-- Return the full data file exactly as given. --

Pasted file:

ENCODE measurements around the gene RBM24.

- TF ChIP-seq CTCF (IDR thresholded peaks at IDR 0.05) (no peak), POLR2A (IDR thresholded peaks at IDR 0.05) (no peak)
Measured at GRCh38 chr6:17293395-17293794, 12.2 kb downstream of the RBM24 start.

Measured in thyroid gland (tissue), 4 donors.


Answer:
ENCODE measurements around the gene RBM24.

- TF ChIP-seq CTCF (IDR thresholded peaks at IDR 0.05) (no peak), POLR2A (IDR thresholded peaks at IDR 0.05) (no peak)
Measured at GRCh38 chr6:17293395-17293794, 12.2 kb downstream of the RBM24 start.

Measured in thyroid gland (tissue), 4 donors.